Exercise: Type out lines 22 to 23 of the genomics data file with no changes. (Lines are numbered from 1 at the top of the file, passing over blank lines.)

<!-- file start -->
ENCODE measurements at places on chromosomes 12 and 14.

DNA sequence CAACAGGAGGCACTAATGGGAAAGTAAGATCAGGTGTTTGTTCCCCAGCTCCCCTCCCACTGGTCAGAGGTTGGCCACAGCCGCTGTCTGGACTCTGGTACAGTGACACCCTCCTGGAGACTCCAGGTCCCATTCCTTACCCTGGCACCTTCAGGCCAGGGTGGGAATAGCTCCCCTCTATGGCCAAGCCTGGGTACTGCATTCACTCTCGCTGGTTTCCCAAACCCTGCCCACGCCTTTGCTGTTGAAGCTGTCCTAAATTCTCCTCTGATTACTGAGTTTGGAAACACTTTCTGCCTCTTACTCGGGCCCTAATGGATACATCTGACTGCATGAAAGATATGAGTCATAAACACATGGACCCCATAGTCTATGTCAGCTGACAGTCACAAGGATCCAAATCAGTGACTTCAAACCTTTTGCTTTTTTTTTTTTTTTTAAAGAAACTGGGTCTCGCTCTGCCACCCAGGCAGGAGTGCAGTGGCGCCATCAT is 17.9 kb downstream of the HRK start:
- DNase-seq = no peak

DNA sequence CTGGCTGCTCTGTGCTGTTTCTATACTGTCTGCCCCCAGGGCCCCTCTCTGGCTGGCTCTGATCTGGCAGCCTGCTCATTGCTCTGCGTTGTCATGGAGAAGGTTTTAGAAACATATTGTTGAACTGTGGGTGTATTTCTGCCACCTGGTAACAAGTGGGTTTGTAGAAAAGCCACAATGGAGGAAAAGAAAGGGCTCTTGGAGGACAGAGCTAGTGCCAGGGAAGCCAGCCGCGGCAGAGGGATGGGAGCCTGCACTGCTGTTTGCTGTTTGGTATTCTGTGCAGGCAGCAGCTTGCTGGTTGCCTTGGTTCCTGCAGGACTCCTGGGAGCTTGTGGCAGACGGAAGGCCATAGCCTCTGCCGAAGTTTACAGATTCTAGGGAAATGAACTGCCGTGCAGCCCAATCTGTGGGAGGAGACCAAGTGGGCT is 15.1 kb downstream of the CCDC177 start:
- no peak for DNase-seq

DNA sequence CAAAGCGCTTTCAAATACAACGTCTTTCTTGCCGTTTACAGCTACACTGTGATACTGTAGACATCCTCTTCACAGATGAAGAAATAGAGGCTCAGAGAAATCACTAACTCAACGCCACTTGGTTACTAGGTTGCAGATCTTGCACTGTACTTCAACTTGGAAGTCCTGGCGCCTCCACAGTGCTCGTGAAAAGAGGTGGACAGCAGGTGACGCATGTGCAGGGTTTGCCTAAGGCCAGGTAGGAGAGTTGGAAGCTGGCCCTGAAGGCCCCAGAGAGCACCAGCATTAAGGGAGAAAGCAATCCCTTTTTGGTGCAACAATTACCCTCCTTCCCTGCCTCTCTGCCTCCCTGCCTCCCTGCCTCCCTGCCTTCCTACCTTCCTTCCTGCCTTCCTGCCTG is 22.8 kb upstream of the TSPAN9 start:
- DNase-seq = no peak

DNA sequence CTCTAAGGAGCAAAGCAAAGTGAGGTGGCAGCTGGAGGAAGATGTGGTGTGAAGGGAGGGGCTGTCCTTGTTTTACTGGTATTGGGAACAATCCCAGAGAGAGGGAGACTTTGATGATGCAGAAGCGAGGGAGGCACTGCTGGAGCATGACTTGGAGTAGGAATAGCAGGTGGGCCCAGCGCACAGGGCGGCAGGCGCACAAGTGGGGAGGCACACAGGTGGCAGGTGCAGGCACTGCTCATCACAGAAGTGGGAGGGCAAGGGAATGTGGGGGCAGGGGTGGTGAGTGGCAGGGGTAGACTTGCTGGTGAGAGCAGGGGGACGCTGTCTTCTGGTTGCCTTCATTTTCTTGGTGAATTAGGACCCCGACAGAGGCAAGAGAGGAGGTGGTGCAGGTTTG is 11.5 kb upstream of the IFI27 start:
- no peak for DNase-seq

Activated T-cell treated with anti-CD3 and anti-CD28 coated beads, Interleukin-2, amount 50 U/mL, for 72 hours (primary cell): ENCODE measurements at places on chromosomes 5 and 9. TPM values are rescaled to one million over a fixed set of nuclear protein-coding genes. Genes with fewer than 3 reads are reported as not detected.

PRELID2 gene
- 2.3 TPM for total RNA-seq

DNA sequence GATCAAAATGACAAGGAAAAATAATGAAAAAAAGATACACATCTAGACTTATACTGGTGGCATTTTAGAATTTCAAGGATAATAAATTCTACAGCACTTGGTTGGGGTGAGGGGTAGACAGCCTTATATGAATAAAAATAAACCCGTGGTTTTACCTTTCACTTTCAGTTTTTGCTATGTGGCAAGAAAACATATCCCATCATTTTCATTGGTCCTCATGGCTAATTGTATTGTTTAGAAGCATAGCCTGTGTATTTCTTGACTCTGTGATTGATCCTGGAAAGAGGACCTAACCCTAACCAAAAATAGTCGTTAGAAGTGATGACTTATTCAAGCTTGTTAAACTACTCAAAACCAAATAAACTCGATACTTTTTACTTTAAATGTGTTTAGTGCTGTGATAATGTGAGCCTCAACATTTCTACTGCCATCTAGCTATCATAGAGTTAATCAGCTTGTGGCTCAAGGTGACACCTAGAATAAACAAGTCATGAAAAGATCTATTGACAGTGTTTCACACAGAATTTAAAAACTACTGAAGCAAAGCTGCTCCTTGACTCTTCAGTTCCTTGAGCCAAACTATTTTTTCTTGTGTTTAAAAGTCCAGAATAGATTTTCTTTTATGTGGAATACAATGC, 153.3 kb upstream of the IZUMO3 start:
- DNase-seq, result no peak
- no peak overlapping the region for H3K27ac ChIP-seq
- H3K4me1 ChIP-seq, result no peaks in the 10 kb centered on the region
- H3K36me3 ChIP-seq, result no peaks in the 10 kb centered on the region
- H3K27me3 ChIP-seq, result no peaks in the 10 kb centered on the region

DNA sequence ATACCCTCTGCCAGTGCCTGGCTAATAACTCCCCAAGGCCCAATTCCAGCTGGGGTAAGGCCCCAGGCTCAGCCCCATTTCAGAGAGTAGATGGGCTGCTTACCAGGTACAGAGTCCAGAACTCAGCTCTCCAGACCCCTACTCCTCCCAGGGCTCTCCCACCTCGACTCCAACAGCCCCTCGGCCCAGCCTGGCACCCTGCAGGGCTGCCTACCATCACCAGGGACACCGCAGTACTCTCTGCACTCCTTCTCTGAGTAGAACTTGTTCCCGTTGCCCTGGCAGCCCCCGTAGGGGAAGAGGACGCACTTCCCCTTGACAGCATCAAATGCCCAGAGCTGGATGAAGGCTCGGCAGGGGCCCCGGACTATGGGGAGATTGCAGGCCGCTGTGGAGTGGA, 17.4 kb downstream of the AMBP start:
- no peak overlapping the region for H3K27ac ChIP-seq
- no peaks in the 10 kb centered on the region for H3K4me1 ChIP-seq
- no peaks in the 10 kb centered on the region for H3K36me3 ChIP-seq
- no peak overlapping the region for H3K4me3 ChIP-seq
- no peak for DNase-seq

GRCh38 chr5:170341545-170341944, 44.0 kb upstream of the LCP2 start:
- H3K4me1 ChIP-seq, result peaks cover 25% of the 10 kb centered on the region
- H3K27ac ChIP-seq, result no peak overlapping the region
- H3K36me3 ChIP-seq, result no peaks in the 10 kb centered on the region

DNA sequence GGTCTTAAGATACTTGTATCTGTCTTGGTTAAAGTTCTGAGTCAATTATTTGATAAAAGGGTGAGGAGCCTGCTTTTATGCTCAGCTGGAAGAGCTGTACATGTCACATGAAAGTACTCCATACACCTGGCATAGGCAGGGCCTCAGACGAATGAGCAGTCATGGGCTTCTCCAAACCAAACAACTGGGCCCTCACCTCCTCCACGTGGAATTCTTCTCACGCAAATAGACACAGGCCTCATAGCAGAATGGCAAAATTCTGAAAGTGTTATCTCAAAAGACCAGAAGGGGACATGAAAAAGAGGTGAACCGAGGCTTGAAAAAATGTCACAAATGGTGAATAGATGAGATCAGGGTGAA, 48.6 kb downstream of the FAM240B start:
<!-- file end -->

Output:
- no peaks in the 10 kb centered on the region for H3K36me3 ChIP-seq
- no peak overlapping the region for H3K4me3 ChIP-seq